TREASURY INSPECTOR GENERAL
FOR TAX ADMINISTRATION
THE COLLECTION QUALITY MEASURE SYSTEM'S PROCESS CAN BE ENHANCED
Reference No. 2000-30-161
The Internal Revenue Serviceís (IRS) Collection function is responsible for collecting unpaid tax liabilities. Various IRS functions, including the Collection function, have developed a set of balanced measures to help assess progress against the IRSí high level goals. One of the balanced measures in the Collection function is business results. The Collection Quality Measurement System (CQMS) consists of quality reviewers performing reviews of a sample of closed cases and is a major component of the Collection functionís method of assessing its business results.
The mission of the CQMS is to provide a qualitative assessment of a Collection Field function (CFf) case by determining if the case work addressed the right issues at the right time and if the right actions were taken timely and efficiently. Additionally, the CQMS determines whether the right procedures were followed and if the case was closed correctly. IRS management should use CQMS findings to help identify and correct problems in such areas as procedures, organization, and training.
The objectives of our review were to determine whether the CQMS process is effective to measure the quality of collection work and whether the results are used to improve overall effectiveness.
The CQMS process uses numerous important standards to evaluate the key aspects of CFf work on Taxpayer Delinquent Accounts, which are unpaid tax liabilities. The sample selection process has recently changed to select cases more objectively; however, it was too early in the new process for us to evaluate its effectiveness.
Our review showed that CQMS standards and reported results could be enhanced to provide additional information to Collection function managers. Also, national guidance and corrective action should be provided regarding specific quality standards that showed a national trend of continually not being met.
Quality Standards Could Be Enhanced
The CQMS does not capture information related to pyramiding (i.e., the accruing of additional liabilities) during the time from assignment of a case to the CFf until contact with the taxpayer. In a prior audit, we determined that a large amount of tax dollars pyramid during this time frame and there is a need to shorten the time frame to address the problem. This time frame is already captured in the time analysis section of the CQMS; however, pyramiding is not measured for that period. Collection function managers do not receive feedback from the CQMS as to whether their offices have a problem with pyramiding taxes while cases are awaiting assignment to revenue officers, prior to first contacts with taxpayers. By being aware of this condition, Collection function managers may take actions to prevent additional taxes from accruing.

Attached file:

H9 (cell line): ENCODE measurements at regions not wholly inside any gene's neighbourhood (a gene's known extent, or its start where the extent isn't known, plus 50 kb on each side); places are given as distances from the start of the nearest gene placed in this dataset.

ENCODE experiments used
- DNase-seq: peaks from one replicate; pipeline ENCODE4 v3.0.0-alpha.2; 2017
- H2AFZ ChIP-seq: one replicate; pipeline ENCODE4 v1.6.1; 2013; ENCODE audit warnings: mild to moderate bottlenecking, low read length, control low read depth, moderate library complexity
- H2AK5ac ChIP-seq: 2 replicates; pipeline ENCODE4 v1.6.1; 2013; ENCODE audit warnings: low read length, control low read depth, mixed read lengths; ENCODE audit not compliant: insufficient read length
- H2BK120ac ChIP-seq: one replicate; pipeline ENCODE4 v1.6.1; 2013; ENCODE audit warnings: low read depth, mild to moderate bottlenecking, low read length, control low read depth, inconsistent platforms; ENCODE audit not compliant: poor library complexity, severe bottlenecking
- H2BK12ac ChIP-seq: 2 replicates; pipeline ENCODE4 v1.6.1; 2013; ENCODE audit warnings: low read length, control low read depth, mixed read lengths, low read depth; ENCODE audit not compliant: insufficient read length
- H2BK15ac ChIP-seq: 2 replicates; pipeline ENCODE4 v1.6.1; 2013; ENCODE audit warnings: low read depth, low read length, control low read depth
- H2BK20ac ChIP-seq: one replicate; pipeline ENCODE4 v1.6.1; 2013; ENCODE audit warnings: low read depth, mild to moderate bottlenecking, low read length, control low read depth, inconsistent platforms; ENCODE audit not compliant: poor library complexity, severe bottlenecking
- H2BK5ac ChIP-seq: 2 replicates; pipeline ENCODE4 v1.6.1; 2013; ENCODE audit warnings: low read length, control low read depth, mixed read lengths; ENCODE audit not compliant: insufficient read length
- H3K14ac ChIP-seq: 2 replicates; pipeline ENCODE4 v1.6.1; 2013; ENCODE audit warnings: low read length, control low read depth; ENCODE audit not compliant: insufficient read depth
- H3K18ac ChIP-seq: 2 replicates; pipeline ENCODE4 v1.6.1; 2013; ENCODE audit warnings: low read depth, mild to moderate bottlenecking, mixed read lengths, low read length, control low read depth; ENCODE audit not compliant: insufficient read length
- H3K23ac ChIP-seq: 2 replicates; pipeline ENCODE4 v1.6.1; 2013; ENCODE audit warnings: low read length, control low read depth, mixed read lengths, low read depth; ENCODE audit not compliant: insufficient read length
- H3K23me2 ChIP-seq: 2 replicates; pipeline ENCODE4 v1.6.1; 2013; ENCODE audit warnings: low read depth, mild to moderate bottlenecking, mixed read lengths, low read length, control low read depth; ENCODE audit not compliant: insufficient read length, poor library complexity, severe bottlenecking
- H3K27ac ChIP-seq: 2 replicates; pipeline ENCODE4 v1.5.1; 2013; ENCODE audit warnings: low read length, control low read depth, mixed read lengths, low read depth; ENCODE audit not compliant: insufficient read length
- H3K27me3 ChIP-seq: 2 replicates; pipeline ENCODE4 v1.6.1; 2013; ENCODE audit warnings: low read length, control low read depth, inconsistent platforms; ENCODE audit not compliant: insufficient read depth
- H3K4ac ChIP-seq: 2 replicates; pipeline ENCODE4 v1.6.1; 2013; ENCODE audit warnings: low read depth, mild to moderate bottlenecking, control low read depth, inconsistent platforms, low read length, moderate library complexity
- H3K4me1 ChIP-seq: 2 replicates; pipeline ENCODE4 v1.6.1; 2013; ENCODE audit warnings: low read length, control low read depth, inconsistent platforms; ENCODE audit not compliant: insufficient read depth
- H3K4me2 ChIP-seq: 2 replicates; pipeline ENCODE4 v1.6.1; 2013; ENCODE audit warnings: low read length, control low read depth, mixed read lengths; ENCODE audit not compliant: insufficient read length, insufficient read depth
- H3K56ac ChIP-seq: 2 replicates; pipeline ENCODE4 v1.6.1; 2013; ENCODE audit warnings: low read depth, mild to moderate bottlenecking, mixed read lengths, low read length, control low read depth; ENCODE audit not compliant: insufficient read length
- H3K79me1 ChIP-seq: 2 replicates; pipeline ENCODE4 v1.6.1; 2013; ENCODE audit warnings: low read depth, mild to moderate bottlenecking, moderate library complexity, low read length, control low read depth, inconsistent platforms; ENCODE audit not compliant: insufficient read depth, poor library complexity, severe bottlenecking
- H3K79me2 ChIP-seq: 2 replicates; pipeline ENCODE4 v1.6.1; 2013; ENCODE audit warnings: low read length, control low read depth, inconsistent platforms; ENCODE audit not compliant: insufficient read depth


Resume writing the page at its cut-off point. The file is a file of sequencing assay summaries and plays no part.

The CQMS also does not have a specific standard that measures whether the Trust Fund Recovery Penalty (TFRP) is applicable on each case. The TFRP can be assessed against responsible officers of corporations that have not paid their employment tax liabilities. In another audit, we found that the penalty was not being assessed timely against responsible officers, thereby decreasing the ability of the IRS to collect the taxes due. This information would also be useful to managers.
In addition, the CQMS reports do not provide information by type of taxpayer, such as business or individual, or have it available in a form that shows the trends and results for different types of taxpayers. This information could be useful to managers because different types of taxpayers may have different types of issues and need different approaches as cases are worked. This could also be helpful as the IRS reorganizes into its new operating divisions, which focus on specific groups of taxpayers. Three of these divisions are Small Business/Self-Employed, Large and Mid-Size Business, and Wage and Investment.
The Collection Field Function Should Use the Collection Quality Measurement System Results More Effectively
The three districts we visited took some actions based on the CQMS results, mostly through discussions in branch and group meetings. However, our review of 1 year (April 1999 - March 2000) of data from the CQMS results showed that, nationally, certain quality standards were met less than 60 percent of the time on average, yet no consistent national actions were taken to address the problem. These standards included:
Collection function management informed us that the CQMS standards were revised in April 1999 and the 1-year time frame to evaluate trends and make conclusions may not be significant. Also, the responsibility for interpreting CQMS results and taking corrective actions is left to Collection function managers in the field offices. Collection function management believes that field managers would be better able to analyze the causes of the problems. However, relying on the districts to take their own corrective actions has not resulted in improvement. Providing consistent national direction or training in areas that, month after month, indicate a problem may improve the quality of work nationwide.
Summary of Recommendations
We recommend that Collection function management add a standard to measure pyramiding from the date a case is assigned to the CFf until contact with a taxpayer, add a standard to measure the timely use of the TFRP, provide the ability for the districts to be able to get results based on type of taxpayer, and provide national direction, feedback, and training on areas that need improvement.
Managementís Response: Managementís response was due on September 25, 2000. As of September 26, 2000, management had not responded to the draft report.